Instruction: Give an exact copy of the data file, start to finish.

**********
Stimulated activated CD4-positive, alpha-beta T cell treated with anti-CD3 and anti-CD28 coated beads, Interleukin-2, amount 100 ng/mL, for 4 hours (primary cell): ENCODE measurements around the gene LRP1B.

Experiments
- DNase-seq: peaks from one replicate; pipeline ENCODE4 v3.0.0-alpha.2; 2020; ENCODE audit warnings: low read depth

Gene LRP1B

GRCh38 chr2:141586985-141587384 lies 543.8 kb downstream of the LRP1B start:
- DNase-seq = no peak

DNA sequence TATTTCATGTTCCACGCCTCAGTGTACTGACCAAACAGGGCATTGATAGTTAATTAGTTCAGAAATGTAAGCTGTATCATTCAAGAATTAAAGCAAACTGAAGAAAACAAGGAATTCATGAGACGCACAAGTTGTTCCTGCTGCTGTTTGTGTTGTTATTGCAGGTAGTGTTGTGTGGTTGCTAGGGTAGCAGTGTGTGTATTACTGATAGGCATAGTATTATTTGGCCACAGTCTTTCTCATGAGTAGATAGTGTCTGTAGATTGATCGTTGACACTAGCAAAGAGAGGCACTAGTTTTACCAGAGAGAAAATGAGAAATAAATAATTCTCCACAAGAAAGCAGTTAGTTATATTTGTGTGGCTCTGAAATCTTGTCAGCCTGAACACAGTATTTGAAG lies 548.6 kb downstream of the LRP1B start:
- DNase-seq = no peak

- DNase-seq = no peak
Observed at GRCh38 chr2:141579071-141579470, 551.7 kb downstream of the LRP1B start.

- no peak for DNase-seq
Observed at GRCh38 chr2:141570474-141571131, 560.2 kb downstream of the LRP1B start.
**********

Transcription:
Stimulated activated CD4-positive, alpha-beta T cell treated with anti-CD3 and anti-CD28 coated beads, Interleukin-2, amount 100 ng/mL, for 4 hours (primary cell): ENCODE measurements around the gene LRP1B.

Experiments
- DNase-seq: peaks from one replicate; pipeline ENCODE4 v3.0.0-alpha.2; 2020; ENCODE audit warnings: low read depth

Gene LRP1B

GRCh38 chr2:141586985-141587384 lies 543.8 kb downstream of the LRP1B start:
- DNase-seq = no peak

DNA sequence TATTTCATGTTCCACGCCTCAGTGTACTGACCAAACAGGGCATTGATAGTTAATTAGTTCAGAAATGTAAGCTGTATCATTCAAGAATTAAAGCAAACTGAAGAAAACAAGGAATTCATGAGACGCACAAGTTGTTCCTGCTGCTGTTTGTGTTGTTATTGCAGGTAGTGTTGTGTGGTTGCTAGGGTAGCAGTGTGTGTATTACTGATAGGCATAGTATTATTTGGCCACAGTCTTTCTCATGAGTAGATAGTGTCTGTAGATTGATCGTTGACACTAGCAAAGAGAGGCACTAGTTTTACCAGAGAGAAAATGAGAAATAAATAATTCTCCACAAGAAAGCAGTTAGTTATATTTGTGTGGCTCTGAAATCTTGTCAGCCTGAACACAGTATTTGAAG lies 548.6 kb downstream of the LRP1B start:
- DNase-seq = no peak

- DNase-seq = no peak
Observed at GRCh38 chr2:141579071-141579470, 551.7 kb downstream of the LRP1B start.

- no peak for DNase-seq
Observed at GRCh38 chr2:141570474-141571131, 560.2 kb downstream of the LRP1B start.